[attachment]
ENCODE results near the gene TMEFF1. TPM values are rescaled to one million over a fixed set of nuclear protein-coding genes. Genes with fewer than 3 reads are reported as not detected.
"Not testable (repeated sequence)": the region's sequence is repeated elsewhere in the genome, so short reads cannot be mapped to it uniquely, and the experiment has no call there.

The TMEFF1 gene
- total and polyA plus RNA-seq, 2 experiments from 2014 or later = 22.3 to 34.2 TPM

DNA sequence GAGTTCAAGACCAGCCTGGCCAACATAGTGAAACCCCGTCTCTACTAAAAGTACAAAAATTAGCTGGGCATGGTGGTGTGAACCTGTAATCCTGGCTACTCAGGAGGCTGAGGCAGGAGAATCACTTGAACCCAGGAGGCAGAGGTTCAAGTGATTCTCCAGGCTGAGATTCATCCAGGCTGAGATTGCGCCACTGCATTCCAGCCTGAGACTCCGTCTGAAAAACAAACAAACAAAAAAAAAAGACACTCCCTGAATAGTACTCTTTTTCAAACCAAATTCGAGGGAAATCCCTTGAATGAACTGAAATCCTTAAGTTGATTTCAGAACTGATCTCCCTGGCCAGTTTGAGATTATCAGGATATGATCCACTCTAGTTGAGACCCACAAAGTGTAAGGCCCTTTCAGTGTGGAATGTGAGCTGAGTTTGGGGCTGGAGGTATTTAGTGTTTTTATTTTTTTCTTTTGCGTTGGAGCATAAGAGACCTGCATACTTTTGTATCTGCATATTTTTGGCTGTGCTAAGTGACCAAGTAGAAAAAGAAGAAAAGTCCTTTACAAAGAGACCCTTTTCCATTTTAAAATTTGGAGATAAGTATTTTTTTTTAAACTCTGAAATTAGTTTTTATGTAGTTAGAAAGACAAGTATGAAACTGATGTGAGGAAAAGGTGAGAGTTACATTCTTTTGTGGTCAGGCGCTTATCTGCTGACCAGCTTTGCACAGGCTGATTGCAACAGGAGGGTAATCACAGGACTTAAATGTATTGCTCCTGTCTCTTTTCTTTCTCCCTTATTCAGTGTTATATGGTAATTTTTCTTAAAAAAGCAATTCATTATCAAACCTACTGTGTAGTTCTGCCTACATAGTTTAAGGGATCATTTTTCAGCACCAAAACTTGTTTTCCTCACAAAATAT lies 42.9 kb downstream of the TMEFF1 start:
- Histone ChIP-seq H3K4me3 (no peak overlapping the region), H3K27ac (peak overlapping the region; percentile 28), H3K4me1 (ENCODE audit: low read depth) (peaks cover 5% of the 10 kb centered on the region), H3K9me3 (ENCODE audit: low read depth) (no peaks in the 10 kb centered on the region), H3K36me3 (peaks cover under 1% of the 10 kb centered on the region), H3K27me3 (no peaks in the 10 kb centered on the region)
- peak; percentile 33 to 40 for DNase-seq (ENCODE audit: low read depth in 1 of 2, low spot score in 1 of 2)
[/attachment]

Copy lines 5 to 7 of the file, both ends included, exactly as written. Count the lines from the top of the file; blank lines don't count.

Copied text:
DNA sequence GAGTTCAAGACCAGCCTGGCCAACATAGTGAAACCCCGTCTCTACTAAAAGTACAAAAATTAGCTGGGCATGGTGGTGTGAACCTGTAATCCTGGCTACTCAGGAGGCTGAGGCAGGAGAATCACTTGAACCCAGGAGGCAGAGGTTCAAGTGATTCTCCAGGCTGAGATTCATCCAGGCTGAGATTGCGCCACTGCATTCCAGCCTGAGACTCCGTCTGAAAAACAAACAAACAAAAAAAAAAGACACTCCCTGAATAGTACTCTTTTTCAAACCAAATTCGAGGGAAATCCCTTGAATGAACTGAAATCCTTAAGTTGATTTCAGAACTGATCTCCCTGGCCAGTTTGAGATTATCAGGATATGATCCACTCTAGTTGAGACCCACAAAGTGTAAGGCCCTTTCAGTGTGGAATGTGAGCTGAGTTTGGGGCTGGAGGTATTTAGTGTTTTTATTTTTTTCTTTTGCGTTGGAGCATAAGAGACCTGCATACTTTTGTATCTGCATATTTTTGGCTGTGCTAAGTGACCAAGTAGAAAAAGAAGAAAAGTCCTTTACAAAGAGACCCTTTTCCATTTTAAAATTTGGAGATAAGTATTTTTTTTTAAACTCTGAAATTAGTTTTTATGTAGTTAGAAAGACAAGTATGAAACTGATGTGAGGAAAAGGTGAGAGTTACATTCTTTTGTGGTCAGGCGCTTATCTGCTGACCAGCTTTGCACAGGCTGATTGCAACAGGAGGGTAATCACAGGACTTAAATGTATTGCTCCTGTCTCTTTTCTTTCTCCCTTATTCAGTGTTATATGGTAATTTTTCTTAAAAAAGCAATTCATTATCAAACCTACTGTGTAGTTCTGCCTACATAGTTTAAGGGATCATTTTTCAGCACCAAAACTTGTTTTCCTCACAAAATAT lies 42.9 kb downstream of the TMEFF1 start:
- Histone ChIP-seq H3K4me3 (no peak overlapping the region), H3K27ac (peak overlapping the region; percentile 28), H3K4me1 (ENCODE audit: low read depth) (peaks cover 5% of the 10 kb centered on the region), H3K9me3 (ENCODE audit: low read depth) (no peaks in the 10 kb centered on the region), H3K36me3 (peaks cover under 1% of the 10 kb centered on the region), H3K27me3 (no peaks in the 10 kb centered on the region)
- peak; percentile 33 to 40 for DNase-seq (ENCODE audit: low read depth in 1 of 2, low spot score in 1 of 2)